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With urban unemployment levels surpassing rural areas, India needs urban NREGA

By Bharat Dogra* 

Persistence of high levels of unemployment in recent times has been an extremely worrying concern in India. At the same time high levels of inflation have further added to the problems of people in more recent times.It is in these difficult circumstances that the demand for introducing an urban employment guarantee scheme/Act has fast picked up support. If last year it was the parliamentary standing committee which had recommended this, more recently support for this has come from the Prime Minister’s Economic Advisory Council. Here it needs to be noted that at most points during the last year urban unemployment levels were to be found to be even higher than rural unemployment levels.
In the middle of all this rising concern some state governments including Kerala, Tamil Nadu, Rajasthan, Himachal Pradesh and Odisha have introduced their own versions of urban employment guarantee.
A national level initiative by the union government is therefore keenly awaited. This can benefit from the suggestions made already by senior development experts like Dr Jean Dreze whose suggestions for DUET (Decentralized Urban Employment and Training) have already attracted much attention in development circles.
While it is important to introduce urban employment guarantee scheme/law, at the same time it is also important to improve the implementation of the already existing national rural employment guarantee scheme introduced under a law by the previous UPA government (NREGA or MGNREGA).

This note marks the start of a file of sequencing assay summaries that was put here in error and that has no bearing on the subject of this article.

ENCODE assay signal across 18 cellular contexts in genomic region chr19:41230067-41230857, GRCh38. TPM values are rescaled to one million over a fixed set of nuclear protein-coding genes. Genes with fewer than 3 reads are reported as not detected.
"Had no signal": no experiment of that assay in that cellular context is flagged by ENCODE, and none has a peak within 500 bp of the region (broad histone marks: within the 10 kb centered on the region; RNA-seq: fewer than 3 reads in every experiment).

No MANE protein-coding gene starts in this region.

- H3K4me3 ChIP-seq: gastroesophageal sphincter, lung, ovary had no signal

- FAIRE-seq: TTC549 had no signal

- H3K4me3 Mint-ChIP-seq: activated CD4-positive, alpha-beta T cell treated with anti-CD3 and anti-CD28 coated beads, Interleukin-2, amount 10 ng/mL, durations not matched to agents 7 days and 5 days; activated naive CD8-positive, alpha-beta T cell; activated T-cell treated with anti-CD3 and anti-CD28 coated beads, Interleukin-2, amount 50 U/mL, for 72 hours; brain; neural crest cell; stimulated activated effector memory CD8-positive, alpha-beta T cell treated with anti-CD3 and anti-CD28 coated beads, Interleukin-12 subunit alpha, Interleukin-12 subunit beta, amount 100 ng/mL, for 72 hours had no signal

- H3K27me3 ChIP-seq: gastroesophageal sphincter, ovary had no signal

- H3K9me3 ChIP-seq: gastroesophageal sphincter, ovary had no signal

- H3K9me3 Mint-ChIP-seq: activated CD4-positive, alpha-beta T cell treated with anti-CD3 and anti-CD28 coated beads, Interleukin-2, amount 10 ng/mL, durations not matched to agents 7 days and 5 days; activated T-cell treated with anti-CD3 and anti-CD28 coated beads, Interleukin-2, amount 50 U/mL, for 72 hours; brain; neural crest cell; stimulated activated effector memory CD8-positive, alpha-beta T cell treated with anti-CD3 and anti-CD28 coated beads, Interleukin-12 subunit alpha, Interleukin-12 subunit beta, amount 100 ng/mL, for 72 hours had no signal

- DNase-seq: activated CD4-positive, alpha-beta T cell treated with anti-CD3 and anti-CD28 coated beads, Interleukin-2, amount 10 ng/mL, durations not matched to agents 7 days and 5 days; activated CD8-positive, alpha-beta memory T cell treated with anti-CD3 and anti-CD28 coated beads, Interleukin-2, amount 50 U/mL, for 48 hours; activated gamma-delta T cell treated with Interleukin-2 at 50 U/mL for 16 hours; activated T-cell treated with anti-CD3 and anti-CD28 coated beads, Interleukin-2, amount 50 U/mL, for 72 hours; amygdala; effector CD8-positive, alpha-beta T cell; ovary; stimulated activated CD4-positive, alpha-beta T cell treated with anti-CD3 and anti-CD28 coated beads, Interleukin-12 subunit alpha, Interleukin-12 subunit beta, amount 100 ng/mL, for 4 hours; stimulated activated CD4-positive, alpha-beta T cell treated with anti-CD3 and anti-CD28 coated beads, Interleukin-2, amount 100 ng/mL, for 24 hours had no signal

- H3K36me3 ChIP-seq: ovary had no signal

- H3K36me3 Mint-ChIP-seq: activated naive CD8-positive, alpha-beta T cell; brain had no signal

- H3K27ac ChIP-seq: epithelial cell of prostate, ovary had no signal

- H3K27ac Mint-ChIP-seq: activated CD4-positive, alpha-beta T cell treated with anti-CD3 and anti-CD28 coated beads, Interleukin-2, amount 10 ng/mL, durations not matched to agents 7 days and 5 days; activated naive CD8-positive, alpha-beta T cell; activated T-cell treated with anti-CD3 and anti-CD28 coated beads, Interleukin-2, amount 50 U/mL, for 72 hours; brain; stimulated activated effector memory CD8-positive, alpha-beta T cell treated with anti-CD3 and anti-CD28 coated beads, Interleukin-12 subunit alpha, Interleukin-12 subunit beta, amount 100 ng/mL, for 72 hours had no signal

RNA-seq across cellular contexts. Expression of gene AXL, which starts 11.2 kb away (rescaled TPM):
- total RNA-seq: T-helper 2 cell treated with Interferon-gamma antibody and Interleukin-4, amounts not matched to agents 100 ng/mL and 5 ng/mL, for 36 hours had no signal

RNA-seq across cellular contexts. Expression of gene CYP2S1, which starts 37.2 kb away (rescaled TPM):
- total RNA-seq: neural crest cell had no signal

In particular it is important to ensure that NREGA workers are paid their wages in time. It was estimated some time back that nearly 44% of the workers are not being paid their wages within the stipulated 15 days period. The fact that in over 95% of cases of wage delays, the government fails to provide the compensatory additional payment for which legal provision exists makes the injustice all the more severe for the suffering workers.
A recent report from Kangra district of Himachal Pradesh has stated that many NREGA workers have not been paid their wages for the past six months. In addition most works under MGNREGA in this district have now come to a standstill due to the non-availability of funds for purchasing cement and other essential material.
In fact those monitoring the progress of NREGA had warned much earlier that such problems are bound to arise when adequate budgetary allocations are not made. The crucial guarantee aspect of NREGA often becomes meaningless if the budget allocation is far, far short of what it would take to honor the guarantee. Therefore the government should hasten to increase the allocation for NREGA.
It is important to also learn from such experiences of NREGA while introducing urban employment guarantee. Apart from framing urban employment guarantee very carefully, from the outset there should be a readiness to allocate adequate resources so that workers are not disappointed at an early stage of this scheme.
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*Honorary convener, Campaign to Save Earth Now; recent (2022) books include ‘A Day in 2071’, ‘Navjeevan’ and ‘India’s Quest for Sustainable Farming and Healthy Food'

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